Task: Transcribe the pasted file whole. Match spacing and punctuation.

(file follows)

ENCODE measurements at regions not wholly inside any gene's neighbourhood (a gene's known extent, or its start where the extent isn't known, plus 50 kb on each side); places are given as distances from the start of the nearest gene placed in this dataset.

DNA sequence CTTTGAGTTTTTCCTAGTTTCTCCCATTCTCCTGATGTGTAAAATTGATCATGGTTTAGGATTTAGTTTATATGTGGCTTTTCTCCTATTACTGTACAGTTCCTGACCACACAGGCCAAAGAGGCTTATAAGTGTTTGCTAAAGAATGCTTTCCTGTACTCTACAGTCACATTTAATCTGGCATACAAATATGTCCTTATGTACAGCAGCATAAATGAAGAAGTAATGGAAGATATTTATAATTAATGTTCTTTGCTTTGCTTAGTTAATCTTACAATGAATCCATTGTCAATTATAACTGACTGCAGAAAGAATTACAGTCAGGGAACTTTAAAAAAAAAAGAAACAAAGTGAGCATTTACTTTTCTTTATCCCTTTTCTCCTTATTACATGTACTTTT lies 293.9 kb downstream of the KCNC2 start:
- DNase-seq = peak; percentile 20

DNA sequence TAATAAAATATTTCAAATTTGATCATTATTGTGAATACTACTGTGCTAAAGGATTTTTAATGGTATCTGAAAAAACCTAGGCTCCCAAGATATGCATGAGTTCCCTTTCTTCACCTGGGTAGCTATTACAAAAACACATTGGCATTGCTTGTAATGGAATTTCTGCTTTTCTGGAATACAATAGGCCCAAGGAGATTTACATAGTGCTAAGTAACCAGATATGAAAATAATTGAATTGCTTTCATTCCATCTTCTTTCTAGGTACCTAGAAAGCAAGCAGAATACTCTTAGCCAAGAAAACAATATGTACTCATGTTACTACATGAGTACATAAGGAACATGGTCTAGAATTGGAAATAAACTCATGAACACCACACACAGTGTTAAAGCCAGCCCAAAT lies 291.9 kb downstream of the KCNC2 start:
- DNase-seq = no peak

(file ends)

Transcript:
ENCODE measurements at regions not wholly inside any gene's neighbourhood (a gene's known extent, or its start where the extent isn't known, plus 50 kb on each side); places are given as distances from the start of the nearest gene placed in this dataset.

DNA sequence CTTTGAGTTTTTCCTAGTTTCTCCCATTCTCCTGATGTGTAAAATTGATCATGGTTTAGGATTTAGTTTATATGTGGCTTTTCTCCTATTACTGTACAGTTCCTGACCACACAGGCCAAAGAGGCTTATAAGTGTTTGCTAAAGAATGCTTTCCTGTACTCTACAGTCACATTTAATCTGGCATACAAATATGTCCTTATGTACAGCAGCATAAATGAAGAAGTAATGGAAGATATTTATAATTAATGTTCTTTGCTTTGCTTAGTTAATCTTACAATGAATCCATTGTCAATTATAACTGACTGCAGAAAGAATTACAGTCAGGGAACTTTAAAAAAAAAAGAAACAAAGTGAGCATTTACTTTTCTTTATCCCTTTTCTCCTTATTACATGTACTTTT lies 293.9 kb downstream of the KCNC2 start:
- DNase-seq = peak; percentile 20

DNA sequence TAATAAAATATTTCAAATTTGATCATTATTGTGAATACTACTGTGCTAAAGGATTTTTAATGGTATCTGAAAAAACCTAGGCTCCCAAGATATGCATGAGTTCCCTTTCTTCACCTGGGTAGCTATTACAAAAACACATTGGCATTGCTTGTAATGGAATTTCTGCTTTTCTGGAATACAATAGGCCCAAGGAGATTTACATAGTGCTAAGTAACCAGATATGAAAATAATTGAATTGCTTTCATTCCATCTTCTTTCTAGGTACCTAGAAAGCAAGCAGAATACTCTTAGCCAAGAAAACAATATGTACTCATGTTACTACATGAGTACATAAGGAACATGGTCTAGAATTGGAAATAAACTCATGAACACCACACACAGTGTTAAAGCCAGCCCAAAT lies 291.9 kb downstream of the KCNC2 start:
- DNase-seq = no peak